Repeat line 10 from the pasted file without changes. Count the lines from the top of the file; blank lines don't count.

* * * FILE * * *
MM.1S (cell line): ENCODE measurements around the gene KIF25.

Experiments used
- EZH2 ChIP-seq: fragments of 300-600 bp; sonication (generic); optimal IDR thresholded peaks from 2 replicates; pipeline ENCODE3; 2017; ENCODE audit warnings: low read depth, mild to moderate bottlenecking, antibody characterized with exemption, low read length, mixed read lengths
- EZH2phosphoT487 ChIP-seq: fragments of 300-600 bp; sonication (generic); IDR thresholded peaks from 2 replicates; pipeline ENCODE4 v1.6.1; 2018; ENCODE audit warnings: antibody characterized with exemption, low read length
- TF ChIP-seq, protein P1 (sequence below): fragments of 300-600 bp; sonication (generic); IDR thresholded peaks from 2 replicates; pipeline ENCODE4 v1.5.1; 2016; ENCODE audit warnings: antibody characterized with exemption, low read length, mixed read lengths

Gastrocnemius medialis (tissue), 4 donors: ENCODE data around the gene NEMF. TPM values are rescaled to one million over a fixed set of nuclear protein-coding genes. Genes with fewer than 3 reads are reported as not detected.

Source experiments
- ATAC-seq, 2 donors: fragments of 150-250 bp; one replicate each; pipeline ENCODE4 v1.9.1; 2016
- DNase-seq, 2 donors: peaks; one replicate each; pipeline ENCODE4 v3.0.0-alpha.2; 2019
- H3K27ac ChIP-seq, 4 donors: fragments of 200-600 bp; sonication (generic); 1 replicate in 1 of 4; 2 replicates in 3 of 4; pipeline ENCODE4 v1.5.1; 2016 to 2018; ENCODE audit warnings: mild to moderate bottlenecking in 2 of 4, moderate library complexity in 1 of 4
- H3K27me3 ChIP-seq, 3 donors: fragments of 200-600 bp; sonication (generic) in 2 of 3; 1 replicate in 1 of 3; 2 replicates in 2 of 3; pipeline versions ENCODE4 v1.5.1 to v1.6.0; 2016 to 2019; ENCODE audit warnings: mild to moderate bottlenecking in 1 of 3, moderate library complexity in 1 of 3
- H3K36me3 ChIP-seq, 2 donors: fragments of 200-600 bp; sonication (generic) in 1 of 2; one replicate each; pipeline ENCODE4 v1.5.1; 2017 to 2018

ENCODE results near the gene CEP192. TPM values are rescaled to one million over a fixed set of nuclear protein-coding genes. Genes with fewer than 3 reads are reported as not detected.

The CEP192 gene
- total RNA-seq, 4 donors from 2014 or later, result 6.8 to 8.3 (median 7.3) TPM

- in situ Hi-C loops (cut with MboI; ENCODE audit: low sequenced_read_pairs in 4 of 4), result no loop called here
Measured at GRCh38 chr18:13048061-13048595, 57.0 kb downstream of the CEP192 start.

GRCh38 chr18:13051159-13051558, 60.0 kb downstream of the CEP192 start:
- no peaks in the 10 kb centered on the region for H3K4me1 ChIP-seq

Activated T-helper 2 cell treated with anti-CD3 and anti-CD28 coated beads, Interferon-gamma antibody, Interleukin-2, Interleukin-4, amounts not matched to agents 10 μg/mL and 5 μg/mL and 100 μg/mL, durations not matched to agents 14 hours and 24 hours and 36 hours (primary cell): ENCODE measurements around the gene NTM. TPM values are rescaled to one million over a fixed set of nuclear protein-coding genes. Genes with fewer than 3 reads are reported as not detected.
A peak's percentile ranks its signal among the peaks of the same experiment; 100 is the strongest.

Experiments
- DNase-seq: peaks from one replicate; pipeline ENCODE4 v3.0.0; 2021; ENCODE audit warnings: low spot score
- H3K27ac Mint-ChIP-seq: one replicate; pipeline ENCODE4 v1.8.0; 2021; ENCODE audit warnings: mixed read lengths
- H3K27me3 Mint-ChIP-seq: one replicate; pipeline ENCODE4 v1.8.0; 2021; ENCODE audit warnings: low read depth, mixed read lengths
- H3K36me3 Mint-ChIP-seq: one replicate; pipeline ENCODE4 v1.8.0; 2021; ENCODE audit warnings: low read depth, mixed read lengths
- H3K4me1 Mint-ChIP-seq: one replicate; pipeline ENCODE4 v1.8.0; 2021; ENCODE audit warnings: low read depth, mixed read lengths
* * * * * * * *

- H3K27ac ChIP-seq, 4 donors: fragments of 200-600 bp; sonication (generic); 1 replicate in 1 of 4; 2 replicates in 3 of 4; pipeline ENCODE4 v1.5.1; 2016 to 2018; ENCODE audit warnings: mild to moderate bottlenecking in 2 of 4, moderate library complexity in 1 of 4